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Crafting a Universe in Clay

There was no excuse that Toshiko Takaezu, a formidable ceramist, deemed acceptable when students missed her class at Princeton University’s Program in Visual Arts.

Not even if a student was training for a place on the United States women’s field hockey team for the Olympic Games.

Martha Russo was a sophomore in 1982 who was absent for two weeks while traveling with her team. “I have given your spot away to someone who cares about ceramics,” Russo says Takaezu snapped at her. “Don’t ever come back.”

But after Russo’s Olympic dreams were dashed by a career-ending knee injury in 1984, she did return, begging readmittance from her teacher, who was recognized at the time as one of the pre-eminent figures in the field. And Russo said that she came to treasure Takaezu’s bluntness and tough criticism.

“Toshiko became my new coach,” Russo recalled in a recent interview. After graduating, she worked as an assistant in Takaezu’s class for three years, lived in her kiln shed as an apprentice and remained close with her until the artist’s death in 2011, at age 88. “She kind of saved my life,” said Russo, now a sculptor and instructor at the University of Colorado Boulder.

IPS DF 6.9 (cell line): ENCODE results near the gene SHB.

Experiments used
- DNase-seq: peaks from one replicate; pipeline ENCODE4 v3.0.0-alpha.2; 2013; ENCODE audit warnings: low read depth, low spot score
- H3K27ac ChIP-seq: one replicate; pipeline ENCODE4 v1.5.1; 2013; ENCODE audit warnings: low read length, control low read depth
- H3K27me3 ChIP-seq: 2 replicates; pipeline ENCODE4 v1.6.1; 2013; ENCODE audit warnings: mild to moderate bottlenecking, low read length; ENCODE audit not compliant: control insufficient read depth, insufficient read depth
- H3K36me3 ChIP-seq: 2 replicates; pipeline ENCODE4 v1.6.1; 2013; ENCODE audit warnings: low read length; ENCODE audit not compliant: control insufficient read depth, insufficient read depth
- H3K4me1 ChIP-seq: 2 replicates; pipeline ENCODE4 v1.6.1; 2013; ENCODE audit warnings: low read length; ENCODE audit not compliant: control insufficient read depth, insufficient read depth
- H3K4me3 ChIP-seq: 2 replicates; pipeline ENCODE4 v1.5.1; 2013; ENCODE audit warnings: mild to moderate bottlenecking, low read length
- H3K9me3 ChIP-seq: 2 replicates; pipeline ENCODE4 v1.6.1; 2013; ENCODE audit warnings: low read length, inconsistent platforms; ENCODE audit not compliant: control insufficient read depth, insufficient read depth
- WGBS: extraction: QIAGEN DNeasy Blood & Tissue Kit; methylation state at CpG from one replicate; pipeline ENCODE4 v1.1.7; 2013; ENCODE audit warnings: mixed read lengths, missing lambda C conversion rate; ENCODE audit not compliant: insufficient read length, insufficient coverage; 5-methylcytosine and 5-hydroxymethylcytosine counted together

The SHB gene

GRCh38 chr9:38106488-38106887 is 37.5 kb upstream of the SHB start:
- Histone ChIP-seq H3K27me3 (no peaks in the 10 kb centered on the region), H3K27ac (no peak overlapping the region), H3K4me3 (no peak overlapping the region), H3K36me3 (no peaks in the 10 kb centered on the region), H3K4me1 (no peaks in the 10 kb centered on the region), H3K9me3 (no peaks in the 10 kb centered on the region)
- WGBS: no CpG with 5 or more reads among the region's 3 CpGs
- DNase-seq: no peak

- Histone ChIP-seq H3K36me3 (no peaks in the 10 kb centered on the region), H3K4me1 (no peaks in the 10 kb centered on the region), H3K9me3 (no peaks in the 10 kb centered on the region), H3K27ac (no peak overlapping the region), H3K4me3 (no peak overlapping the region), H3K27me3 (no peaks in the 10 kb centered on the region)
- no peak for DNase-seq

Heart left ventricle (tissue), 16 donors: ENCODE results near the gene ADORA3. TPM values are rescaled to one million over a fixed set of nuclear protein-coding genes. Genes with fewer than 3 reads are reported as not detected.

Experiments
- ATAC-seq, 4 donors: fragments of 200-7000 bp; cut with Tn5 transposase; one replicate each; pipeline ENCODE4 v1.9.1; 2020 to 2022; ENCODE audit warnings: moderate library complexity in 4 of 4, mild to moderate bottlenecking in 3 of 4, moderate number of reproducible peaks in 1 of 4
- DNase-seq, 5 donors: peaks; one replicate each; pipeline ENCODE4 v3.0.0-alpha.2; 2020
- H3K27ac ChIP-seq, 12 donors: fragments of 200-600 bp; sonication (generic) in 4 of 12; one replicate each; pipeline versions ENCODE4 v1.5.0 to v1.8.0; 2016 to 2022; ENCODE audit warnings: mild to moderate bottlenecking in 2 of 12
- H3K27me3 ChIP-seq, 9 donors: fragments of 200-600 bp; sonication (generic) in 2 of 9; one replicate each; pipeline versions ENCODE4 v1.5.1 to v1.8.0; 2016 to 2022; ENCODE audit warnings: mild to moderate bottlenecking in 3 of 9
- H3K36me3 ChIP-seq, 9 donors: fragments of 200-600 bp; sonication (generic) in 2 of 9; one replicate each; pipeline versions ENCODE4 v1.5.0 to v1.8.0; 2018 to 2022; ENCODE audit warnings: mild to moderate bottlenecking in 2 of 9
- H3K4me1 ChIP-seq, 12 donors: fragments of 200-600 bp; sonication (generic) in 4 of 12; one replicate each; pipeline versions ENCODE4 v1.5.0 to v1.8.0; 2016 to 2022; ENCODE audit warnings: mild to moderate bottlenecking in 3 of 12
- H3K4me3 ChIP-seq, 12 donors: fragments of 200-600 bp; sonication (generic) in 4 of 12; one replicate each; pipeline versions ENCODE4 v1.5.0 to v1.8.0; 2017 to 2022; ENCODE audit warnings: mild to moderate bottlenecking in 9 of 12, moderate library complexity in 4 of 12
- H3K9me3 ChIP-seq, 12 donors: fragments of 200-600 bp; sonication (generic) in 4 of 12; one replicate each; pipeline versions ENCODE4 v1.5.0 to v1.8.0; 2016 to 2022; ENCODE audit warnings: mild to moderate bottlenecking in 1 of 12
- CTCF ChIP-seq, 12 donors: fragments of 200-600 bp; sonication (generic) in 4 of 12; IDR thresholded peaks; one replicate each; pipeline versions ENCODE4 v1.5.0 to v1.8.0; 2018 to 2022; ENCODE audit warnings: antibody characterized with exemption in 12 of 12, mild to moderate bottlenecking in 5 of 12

Russo is among dozens of former students, apprentices, collectors and family members who have maintained an almost cultlike devotion to Takaezu and collaborated on national exhibitions from Boston to Bentonville, Ark., that are repositioning her squarely at the center of 20th-century art.

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